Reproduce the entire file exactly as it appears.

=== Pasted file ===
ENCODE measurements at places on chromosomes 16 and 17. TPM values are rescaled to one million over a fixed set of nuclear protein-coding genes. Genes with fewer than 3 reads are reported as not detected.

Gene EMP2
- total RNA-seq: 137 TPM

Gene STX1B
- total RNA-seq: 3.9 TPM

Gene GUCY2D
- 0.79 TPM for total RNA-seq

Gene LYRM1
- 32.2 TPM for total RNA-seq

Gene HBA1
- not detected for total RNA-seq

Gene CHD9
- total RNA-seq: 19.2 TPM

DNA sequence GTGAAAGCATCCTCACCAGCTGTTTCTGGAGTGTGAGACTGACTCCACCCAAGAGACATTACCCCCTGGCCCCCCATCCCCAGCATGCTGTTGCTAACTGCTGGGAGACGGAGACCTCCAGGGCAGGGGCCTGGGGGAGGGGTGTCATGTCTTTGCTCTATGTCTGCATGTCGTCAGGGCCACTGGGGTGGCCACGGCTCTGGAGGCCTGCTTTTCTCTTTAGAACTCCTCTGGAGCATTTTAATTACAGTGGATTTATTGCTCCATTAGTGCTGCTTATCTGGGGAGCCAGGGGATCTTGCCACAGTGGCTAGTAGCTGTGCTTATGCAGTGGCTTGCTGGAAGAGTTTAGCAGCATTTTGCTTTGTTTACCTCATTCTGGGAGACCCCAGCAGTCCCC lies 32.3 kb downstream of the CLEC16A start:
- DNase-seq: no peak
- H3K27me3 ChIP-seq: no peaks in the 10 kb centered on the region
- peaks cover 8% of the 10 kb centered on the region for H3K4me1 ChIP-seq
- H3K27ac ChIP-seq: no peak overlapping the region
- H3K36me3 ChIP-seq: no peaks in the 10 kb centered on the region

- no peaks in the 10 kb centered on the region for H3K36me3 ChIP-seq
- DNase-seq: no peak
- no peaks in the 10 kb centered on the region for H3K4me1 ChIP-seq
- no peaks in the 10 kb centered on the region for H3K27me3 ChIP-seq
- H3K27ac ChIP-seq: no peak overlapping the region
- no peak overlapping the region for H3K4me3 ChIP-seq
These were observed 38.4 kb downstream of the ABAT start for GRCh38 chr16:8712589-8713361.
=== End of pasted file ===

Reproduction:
ENCODE measurements at places on chromosomes 16 and 17. TPM values are rescaled to one million over a fixed set of nuclear protein-coding genes. Genes with fewer than 3 reads are reported as not detected.

Gene EMP2
- total RNA-seq: 137 TPM

Gene STX1B
- total RNA-seq: 3.9 TPM

Gene GUCY2D
- 0.79 TPM for total RNA-seq

Gene LYRM1
- 32.2 TPM for total RNA-seq

Gene HBA1
- not detected for total RNA-seq

Gene CHD9
- total RNA-seq: 19.2 TPM

DNA sequence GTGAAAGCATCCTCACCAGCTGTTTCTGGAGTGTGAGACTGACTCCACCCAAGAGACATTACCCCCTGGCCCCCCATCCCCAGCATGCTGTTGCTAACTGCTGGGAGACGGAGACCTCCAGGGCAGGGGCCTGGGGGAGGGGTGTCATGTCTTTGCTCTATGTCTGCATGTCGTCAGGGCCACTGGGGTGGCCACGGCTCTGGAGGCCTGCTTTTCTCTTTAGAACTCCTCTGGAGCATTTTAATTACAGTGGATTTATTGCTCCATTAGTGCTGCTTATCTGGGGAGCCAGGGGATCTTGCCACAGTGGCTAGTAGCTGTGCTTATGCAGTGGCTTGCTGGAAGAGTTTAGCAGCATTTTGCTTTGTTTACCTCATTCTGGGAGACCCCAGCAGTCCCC lies 32.3 kb downstream of the CLEC16A start:
- DNase-seq: no peak
- H3K27me3 ChIP-seq: no peaks in the 10 kb centered on the region
- peaks cover 8% of the 10 kb centered on the region for H3K4me1 ChIP-seq
- H3K27ac ChIP-seq: no peak overlapping the region
- H3K36me3 ChIP-seq: no peaks in the 10 kb centered on the region

- no peaks in the 10 kb centered on the region for H3K36me3 ChIP-seq
- DNase-seq: no peak
- no peaks in the 10 kb centered on the region for H3K4me1 ChIP-seq
- no peaks in the 10 kb centered on the region for H3K27me3 ChIP-seq
- H3K27ac ChIP-seq: no peak overlapping the region
- no peak overlapping the region for H3K4me3 ChIP-seq
These were observed 38.4 kb downstream of the ABAT start for GRCh38 chr16:8712589-8713361.